Of the 25 TD features, nine features including one of the new features (MPV)—MAV, STD, WL, MPV, DAMV, MFL, IAV, DASDV, and Perc—showed the best performance for the six classifiers. The KNN and MLP classifiers showed numerically higher accuracy rates than the rest, but no statistical significance was observed. Combining the KNN classifier with each of the aforementioned features produced accuracy rates with averages of 93.17%, 93.52%, 93.16%, 92.29%, 93.29%, 93.95%, 93.23%, 92.26%, and 89.60%, respectively. The MAVS/LDA combination obtained the lowest rate, with an average of 11.52%.

For the feature set evaluation using the forward feature selection and backward feature elimination, Var, WL, Cor, HMob, and HCom were found to improve the results, referred to here as FS, our proposed feature set. The highest accuracy rate of each investigated classifier in this study (LDA, KNN, DT, MLE, SVM, and MLP) in combination with the 25 TD features was 84.88%, 93.95%, 90.29%, 90.44%, 85.01%, and 91.62%, respectively (Table 1). Combining TD features and proposing the new feature set (FS) increased the accuracy rates of LDA, MLE, and SVM classifiers to 95.15%, 97.43%, and 91.97%, respectively (Table 2), which was statistically significant (p < 0.0001). There was also a numerical increase in the accuracy rates of KNN, DT, and MLP classifiers, to 94.07%, 91.36%, and 93.73%, respectively; however, this increase was not statistically significant.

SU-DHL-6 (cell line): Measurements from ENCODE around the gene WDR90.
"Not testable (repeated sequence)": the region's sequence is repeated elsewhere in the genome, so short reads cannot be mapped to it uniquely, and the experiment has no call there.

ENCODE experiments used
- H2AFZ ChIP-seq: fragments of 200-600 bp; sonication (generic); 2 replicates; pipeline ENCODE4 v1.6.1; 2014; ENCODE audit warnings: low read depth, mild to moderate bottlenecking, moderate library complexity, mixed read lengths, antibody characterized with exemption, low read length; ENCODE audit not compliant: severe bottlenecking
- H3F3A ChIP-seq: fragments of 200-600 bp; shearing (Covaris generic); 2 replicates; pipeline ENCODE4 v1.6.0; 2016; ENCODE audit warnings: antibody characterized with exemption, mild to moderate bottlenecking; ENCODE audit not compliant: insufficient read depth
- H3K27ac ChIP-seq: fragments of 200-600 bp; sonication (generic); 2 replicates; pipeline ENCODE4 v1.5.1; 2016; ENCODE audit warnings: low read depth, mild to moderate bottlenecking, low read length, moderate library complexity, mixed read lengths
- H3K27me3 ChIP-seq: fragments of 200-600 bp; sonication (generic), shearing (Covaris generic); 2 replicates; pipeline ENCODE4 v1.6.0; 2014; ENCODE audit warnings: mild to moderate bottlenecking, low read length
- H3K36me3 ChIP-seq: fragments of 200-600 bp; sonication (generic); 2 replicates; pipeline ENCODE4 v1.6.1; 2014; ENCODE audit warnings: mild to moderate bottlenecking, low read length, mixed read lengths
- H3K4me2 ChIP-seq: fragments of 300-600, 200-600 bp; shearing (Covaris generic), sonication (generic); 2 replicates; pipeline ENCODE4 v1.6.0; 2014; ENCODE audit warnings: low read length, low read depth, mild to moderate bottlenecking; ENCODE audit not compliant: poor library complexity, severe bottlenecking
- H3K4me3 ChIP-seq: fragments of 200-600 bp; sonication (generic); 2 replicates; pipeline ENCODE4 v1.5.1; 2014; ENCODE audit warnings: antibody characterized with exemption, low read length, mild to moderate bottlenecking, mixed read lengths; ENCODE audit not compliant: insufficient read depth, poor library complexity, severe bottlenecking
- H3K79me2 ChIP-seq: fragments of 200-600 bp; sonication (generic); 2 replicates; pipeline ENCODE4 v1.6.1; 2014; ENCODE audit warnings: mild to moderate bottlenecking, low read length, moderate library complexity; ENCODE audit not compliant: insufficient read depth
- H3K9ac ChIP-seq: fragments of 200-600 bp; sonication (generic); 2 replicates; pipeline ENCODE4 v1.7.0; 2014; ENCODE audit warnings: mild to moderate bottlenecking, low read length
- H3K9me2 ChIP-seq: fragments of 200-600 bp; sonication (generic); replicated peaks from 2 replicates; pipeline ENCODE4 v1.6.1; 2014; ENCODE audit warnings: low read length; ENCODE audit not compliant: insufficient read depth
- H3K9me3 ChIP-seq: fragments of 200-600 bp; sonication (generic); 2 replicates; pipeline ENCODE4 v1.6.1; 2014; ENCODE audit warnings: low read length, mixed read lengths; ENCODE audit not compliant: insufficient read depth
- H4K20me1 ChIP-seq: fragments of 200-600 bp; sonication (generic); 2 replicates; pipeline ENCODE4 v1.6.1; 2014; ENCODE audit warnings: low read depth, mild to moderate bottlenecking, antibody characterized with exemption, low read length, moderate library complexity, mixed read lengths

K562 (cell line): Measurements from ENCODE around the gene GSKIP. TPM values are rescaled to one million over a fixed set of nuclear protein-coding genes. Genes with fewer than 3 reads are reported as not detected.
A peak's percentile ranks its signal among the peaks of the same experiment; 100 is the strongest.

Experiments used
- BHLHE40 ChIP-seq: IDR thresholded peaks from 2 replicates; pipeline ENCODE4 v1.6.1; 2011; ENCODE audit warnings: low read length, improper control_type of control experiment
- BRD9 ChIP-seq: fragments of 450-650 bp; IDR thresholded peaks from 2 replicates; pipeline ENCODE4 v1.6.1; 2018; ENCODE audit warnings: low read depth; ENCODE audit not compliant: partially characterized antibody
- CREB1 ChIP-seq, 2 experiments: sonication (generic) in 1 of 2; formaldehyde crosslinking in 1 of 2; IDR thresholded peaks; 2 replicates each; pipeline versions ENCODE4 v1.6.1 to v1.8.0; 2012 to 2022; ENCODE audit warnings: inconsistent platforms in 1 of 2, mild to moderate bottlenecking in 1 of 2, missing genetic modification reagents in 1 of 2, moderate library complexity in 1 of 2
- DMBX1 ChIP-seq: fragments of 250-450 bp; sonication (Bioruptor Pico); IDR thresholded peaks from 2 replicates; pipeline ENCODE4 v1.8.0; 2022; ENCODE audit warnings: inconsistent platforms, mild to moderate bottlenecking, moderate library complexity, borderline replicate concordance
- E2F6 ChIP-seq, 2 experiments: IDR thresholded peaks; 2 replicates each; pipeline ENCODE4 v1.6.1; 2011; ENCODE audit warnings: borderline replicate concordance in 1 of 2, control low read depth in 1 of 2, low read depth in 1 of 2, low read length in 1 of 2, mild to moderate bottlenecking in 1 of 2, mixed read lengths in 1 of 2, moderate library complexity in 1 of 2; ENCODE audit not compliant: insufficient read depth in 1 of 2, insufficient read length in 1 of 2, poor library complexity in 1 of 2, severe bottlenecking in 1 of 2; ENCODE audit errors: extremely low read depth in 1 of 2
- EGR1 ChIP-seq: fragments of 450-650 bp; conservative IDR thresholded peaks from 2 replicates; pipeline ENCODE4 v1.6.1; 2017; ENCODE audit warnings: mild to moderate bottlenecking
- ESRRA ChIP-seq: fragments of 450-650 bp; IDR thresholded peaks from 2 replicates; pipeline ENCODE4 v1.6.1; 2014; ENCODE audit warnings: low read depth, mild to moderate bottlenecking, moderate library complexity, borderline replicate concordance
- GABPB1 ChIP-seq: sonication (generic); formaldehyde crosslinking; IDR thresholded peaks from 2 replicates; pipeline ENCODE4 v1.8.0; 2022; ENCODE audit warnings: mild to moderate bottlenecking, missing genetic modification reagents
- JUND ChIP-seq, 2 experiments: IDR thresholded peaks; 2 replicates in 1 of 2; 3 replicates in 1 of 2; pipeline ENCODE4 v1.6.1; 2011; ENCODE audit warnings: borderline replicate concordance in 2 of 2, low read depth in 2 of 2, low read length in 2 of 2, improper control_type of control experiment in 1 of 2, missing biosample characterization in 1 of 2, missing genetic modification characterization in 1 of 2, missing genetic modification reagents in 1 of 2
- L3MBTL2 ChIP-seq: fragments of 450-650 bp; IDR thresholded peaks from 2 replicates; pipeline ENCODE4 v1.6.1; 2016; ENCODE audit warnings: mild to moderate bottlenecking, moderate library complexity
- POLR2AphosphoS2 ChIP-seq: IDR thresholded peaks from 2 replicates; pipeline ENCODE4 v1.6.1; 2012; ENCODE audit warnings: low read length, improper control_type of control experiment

The Hudgins feature set in Table 2 showed significantly lower accuracy rates (p < 0.0001) than FS for LDA, KNN, MLE, and SVM classifiers. The highest accuracy rate for the Hudgins feature set was obtained by the MLP classifier, with an average of 91.64%. PCA was also applied to all 25 TD features as a feature set to decrease the dimension of the feature set from 133 to 20, a number experimentally found to offer a reasonable trade-off between accuracy and complexity. The DT and MLE classifiers, using the FS set, showed significantly (p < 0.0001) higher accuracy than the TD features/PCA combination. For the LDA, KNN, SVM, and MLP classifiers, there was no statistically significant difference between the rates of TD features/PCA combination and our proposed feature set. However, the accuracy rates of LDA, SVM, and MLP classifiers in conjunction with TD features/PCA combination were numerically higher than that of the FS set with an average of 96.20%, 94.73%, and 94.39%, respectively.